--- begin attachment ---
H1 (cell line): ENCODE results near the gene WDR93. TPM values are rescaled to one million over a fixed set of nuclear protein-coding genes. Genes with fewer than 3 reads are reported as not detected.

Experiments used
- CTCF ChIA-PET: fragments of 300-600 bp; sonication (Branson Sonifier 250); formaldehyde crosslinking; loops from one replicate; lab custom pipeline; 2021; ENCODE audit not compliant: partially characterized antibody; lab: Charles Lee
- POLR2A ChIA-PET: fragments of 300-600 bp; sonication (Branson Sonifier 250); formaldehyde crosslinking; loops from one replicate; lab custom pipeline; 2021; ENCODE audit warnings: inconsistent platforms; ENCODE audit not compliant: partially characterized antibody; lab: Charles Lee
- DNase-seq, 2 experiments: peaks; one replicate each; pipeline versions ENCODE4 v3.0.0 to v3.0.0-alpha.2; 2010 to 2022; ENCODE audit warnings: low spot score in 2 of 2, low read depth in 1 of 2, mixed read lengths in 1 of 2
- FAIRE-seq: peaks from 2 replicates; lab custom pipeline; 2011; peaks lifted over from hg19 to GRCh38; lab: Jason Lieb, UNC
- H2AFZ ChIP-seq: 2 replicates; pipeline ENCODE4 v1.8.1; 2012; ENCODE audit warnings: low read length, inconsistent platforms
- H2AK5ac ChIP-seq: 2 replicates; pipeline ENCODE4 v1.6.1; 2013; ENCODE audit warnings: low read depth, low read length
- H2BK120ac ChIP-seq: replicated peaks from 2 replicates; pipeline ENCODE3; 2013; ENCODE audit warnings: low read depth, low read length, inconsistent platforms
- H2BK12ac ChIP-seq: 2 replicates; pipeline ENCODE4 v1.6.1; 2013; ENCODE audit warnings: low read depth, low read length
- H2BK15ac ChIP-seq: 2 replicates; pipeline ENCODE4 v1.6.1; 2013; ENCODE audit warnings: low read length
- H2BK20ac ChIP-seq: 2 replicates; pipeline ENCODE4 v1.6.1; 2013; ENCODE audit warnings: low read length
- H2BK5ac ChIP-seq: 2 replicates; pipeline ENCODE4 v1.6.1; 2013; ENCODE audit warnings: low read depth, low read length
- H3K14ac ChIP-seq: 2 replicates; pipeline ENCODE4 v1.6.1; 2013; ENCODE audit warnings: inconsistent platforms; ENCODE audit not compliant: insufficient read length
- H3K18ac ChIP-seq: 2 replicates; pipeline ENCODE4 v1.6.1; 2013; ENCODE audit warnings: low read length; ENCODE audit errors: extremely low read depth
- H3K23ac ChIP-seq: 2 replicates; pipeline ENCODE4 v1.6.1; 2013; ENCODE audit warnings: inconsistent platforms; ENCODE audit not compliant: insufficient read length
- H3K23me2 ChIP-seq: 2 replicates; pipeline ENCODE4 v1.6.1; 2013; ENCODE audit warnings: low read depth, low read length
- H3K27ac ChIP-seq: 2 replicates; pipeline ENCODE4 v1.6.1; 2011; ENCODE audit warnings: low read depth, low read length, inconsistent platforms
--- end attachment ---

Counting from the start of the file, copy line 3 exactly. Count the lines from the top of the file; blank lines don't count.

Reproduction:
- CTCF ChIA-PET: fragments of 300-600 bp; sonication (Branson Sonifier 250); formaldehyde crosslinking; loops from one replicate; lab custom pipeline; 2021; ENCODE audit not compliant: partially characterized antibody; lab: Charles Lee